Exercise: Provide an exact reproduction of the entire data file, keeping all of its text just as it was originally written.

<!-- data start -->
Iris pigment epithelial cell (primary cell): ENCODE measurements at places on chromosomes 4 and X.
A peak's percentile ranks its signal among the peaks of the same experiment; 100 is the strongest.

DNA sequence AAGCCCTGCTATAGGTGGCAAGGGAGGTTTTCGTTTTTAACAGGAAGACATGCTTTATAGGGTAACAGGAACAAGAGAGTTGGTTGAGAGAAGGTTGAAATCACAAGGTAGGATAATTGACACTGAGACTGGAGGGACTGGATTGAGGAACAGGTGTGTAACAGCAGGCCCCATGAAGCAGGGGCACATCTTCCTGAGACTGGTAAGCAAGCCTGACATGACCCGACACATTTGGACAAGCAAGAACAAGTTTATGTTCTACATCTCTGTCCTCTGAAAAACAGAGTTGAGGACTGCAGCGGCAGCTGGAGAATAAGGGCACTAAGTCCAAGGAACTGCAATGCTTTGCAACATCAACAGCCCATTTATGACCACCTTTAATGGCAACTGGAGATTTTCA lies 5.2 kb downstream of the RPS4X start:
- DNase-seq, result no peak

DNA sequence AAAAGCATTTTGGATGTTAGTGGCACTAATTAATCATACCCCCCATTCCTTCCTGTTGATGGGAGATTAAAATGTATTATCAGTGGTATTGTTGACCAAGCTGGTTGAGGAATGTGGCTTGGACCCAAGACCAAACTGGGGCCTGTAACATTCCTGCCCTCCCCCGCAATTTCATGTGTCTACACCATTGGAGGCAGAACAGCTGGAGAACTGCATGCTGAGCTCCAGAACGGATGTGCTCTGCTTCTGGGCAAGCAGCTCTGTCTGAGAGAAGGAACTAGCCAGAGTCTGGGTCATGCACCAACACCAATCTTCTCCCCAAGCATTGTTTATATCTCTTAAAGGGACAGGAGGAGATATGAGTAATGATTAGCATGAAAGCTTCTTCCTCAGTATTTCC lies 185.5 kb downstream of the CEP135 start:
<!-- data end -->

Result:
Iris pigment epithelial cell (primary cell): ENCODE measurements at places on chromosomes 4 and X.
A peak's percentile ranks its signal among the peaks of the same experiment; 100 is the strongest.

DNA sequence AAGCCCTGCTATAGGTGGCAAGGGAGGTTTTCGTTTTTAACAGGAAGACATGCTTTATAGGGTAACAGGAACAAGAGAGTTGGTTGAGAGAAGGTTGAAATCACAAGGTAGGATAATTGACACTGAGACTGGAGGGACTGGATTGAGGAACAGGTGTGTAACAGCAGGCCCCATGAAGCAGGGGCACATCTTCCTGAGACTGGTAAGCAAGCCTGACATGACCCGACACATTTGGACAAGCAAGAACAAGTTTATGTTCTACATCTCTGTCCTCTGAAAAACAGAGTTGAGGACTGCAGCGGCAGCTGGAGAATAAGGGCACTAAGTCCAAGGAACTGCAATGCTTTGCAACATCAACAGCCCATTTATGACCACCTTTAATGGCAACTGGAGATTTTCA lies 5.2 kb downstream of the RPS4X start:
- DNase-seq, result no peak

DNA sequence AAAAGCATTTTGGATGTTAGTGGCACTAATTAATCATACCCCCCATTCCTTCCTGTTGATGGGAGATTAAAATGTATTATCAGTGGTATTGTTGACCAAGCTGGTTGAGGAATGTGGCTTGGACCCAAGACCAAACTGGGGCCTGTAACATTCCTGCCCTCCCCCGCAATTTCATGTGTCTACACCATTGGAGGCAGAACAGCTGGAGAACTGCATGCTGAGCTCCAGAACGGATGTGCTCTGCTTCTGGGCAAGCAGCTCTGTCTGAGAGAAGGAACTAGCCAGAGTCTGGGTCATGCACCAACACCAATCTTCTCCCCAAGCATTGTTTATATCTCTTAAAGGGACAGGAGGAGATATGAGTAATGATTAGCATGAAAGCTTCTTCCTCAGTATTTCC lies 185.5 kb downstream of the CEP135 start: